Bills), but the Dáil has the power to reject any such
amendments or proposed legislation.
Government of Ireland: www.irlgov.ie
President of Ireland: www.president.ie
Fine Gael: www.finegael.ie
Fianna Fáil: www.fiannafail.ie
Sinn Féin: www.sinnfein.ie
Irish Government News Service: www.merrionstreet.ie
The local government system is administered by 114 local
authorities and is undergoing a process of renewal and reform, with
a view to significantly reducing the number of local authorities.
The services provided by the local authorities include: housing and
building, road transport and safety, water supply and sewerage,
development incentives and controls, environmental protection and
waste management, recreation and amenity, education, health,
welfare and miscellaneous services. Local government is funded
partly by central government and partly by local sources of
Department of the Environment, Community and Local Government:
Irish law is based on Common Law as modified by subsequent
legislation and by the Constitution of 1937. In accordance with the
Constitution, justice is administered in public by courts
established by law. The President appoints judges on the advice of
Department of Justice and Equality: www.justice.ie
The Courts Service of Ireland: www.courts.ie
Office of the Director of Public Prosecutions: www.dppireland.ie
Office of the Attorney General: www.attorneygeneral.ie
Police and Defence Forces
The national police force, An Garda Síochána, was
established in 1922.
The general direction, management and control of the service is,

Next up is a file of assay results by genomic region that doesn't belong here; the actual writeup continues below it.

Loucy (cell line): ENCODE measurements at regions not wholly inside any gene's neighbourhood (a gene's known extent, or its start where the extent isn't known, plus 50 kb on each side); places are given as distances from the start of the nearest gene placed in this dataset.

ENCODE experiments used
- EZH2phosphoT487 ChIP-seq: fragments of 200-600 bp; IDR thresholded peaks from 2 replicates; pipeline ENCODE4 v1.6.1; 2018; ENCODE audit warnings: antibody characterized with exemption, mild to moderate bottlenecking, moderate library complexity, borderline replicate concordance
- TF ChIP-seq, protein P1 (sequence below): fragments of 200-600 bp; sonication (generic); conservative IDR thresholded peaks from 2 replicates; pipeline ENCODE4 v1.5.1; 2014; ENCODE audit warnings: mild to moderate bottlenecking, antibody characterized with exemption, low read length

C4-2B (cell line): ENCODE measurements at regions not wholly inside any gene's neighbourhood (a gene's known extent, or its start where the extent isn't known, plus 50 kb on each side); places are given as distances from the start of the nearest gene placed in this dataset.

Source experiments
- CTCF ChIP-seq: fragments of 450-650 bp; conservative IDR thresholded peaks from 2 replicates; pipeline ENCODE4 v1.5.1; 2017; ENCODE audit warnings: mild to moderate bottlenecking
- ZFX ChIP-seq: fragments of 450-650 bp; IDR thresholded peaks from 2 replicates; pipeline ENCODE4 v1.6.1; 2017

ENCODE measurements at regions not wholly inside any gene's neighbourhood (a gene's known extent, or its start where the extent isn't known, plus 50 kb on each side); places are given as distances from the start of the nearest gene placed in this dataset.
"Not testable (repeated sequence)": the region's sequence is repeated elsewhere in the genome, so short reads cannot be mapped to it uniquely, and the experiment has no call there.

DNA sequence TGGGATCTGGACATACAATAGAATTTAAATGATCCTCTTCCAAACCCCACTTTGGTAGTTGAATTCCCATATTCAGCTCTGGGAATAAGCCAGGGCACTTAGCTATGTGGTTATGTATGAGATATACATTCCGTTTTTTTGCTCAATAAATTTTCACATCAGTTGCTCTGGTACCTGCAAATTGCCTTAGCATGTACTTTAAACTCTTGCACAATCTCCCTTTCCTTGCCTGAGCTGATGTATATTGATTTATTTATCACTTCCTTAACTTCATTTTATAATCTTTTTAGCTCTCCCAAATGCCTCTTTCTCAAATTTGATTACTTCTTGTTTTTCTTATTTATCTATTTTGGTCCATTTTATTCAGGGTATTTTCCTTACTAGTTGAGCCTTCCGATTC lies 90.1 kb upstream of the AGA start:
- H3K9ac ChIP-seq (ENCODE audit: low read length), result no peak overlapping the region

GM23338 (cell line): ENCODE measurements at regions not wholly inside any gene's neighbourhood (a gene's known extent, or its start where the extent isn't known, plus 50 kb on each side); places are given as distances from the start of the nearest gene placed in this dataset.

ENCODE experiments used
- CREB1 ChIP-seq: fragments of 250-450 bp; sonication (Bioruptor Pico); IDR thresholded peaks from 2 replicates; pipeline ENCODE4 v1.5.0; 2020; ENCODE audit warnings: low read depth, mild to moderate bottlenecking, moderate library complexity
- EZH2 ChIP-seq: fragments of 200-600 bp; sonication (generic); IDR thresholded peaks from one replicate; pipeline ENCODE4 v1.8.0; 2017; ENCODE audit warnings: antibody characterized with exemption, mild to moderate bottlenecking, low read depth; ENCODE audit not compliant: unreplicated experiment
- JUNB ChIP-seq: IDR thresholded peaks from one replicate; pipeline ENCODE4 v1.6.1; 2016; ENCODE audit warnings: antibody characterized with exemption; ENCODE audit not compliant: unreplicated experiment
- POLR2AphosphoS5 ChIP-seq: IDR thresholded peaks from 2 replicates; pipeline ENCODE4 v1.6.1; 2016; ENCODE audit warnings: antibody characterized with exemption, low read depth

subject to regulations made by the Minister for Justice and
Equality, vested in a Commissioner appointed by the Government.
An Garda Síochána is unarmed with the exception of some
specialized units. Since 1989, An Garda Síochána has served
in numerous United Nations (UN) missions around the world. They
have also served under the EU flag, most recently in Kosovo and
Afghanistan,and have provided monitors for the South African and
The Permanent Defence Forces, which include the regular Army, Naval
Service and Air Corps, operate under the auspices of the Department
of Defence. The Department is also responsible for the general
planning, organisation and coordination of civil defence measures.
Recruitment is voluntary. The Defence Forces have extensive
peacekeeping experience and have served under UN mandate in UN, EU
and NATO led peace support operations all over the world since
1958. Most recently, the Defence Forces have served with
distinction in Liberia (where they took on the task of providing
the Quick Reaction Force for UNMIL), Chad (where the overall
command of the Mission rested with the Irish Lieutenant General Pat
Nash) and Lebanon (where over 350 Irish men and women are currently
serving with UNIFIL).
Department of Justice and Equality: www.justice.ie
Garda Síochána (Irish Police): www.garda.ie
Garda Ombudsman: www.gardaombudsman.ie
Department of Defence: www.defence.ie
Irish Defence Forces: www.military.ie